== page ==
Fourth class of Rider’s veteran entrepreneurial program receives certificates

Program includes free classes from University's College of Business Education

Rider University’s Veteran Entrepreneurship Training Program, or VET program, graduated its fourth class on July 26, 2017. Nine aspiring entrepreneurs gathered for a ceremony in the Art Gallery to receive certificates and share a meal while reflecting on their accomplishments and the work ahead.

The VET program is a free, nine-week program that allows veterans to develop a business plan to explore a venture idea or guide an existing business. Classes were held in the evening on Rider’s Lawrenceville campus and taught by professors from Rider’s College of Business Administration.

This year’s graduates developed business plans for a diverse range of ideas, from food trucks and motels to a distillery and day care center.

“This group of veteran graduates really delved into the process,” says Dr. Ronald Cook, director of Rider’s Center for Entrepreneurial Studies. “From turning in their homework assignments to asking questions of the instructors to helping fellow veterans during class, they took advantage of all the resources we provided for them.”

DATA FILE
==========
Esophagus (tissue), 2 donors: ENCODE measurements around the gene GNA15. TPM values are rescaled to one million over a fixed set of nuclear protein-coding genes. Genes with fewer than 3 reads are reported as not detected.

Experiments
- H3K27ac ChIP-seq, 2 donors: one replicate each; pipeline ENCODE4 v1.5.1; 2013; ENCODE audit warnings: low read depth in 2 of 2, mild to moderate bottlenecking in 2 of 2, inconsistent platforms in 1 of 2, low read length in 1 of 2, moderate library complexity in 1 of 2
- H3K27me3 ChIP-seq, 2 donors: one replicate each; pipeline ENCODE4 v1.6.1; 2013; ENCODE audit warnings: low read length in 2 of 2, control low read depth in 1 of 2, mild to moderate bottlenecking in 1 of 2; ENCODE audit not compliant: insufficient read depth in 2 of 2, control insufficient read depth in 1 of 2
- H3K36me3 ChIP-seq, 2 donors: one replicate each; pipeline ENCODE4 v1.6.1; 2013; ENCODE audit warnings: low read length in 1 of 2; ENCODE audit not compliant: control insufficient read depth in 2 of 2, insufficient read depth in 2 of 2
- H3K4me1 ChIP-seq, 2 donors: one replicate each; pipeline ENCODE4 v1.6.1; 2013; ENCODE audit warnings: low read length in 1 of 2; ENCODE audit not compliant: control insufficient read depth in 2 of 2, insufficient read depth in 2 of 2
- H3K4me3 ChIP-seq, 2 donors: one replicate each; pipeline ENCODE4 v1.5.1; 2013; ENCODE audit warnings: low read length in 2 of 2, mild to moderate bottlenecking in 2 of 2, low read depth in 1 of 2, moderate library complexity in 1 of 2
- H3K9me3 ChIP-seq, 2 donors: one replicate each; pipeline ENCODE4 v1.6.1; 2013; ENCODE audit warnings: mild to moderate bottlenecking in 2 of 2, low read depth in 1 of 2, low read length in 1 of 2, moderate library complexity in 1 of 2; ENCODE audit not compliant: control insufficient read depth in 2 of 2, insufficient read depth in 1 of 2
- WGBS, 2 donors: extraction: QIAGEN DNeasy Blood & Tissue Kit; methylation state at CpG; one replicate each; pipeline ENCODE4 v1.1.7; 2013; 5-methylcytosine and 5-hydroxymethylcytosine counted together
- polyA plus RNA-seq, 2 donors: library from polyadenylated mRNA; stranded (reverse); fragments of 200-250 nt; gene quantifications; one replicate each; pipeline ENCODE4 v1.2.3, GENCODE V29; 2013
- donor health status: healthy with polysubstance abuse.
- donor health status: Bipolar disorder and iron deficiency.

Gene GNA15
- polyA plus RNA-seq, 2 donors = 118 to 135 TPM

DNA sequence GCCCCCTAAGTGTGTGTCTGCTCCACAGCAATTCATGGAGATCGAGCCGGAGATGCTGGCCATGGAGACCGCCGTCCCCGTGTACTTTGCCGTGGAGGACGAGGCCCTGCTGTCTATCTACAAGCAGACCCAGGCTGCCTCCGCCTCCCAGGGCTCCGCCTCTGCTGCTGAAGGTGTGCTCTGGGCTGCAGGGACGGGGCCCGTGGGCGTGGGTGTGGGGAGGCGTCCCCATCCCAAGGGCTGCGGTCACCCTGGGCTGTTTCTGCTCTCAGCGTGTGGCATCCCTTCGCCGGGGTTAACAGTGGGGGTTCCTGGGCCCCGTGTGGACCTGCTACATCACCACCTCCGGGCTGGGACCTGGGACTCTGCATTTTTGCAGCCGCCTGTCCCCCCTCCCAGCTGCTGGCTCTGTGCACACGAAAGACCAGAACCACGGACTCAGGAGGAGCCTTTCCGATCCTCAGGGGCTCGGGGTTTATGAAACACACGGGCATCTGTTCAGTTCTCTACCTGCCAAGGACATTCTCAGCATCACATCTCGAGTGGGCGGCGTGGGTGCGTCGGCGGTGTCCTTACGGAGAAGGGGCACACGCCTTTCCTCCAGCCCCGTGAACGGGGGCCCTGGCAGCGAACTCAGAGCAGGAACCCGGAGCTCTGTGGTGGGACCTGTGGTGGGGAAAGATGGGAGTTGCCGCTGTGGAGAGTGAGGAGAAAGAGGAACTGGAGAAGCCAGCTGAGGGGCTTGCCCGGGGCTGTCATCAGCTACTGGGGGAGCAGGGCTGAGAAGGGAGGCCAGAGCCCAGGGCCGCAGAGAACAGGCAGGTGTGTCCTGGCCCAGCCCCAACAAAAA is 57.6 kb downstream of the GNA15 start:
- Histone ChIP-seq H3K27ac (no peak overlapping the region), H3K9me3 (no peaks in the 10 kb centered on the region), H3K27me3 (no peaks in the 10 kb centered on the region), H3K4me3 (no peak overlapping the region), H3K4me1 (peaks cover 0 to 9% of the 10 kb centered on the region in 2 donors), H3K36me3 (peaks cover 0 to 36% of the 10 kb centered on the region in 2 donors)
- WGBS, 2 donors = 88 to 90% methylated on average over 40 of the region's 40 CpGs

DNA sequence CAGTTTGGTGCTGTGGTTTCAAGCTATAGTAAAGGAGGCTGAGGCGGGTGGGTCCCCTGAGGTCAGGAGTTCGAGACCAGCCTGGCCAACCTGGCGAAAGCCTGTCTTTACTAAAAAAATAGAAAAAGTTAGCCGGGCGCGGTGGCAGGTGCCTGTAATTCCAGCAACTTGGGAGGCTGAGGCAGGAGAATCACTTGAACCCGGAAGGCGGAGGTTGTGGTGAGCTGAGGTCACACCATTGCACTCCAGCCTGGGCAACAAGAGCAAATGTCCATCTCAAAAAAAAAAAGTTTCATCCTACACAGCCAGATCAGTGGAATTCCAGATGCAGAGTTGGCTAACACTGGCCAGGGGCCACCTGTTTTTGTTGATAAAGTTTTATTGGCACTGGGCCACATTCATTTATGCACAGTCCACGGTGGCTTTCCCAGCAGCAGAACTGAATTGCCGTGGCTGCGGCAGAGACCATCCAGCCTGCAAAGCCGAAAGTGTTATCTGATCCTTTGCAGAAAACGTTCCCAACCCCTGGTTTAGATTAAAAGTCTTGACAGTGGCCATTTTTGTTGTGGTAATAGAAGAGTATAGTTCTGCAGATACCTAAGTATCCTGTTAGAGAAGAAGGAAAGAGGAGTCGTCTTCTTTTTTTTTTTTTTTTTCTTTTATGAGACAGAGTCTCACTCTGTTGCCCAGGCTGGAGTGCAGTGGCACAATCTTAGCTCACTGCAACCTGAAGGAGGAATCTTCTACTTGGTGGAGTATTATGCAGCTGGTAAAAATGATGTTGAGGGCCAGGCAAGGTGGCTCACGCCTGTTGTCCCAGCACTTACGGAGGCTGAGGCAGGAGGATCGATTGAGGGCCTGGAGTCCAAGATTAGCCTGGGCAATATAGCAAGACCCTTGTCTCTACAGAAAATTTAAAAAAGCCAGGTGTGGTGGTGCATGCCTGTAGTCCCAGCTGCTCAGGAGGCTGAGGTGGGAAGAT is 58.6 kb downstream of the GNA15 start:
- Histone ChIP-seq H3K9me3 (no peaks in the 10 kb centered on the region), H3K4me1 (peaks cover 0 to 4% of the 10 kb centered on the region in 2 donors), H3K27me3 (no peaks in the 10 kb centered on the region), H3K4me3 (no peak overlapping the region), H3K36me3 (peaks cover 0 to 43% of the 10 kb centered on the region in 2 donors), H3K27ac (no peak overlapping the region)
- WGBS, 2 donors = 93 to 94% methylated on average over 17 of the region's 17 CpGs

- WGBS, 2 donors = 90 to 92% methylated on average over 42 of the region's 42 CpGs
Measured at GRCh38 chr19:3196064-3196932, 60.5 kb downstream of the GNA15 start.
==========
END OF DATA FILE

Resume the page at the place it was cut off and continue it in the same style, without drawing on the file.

The program is run in two phases. In Phase I, veterans develop their business concept, which must be finalized before moving onto Phase II, the full business plan development. “Only veterans whose business concept is approved by the program can move into Phase II, as the pace of the program requires a solid concept to build a business plan around,” Cook says.

Upon completion of the program, veterans will receive one year of mentoring as they pursue making their plans a reality. Further, one of the sponsors of the program, The Uncommon Individual Foundation, will invite the veterans to work with them as they continue to pursue their entrepreneurial dreams.

This year’s cohort of students benefited from some constructive changes to the program. First, a greater emphasis was placed on helping the vets complete their homework assignments, by setting aside class time to work with the veterans one-on-one with their assignments. Second, the business research section, taught by Diane Campbell, one of Rider’s business librarians, was expanded so the veterans have a better understanding of the resources in our library.

This program was made possible and free to the veterans by the generous support of the New Jersey Bankers Charitable Foundation, Inc. and The Uncommon Individual Foundation.

About one in 10 veterans own their own business, according to the U.S. Small Business Administration, and 5.8 million people are employed by veteran-owned firms.

For more information or questions about the program email Kyle Rubin at [email protected].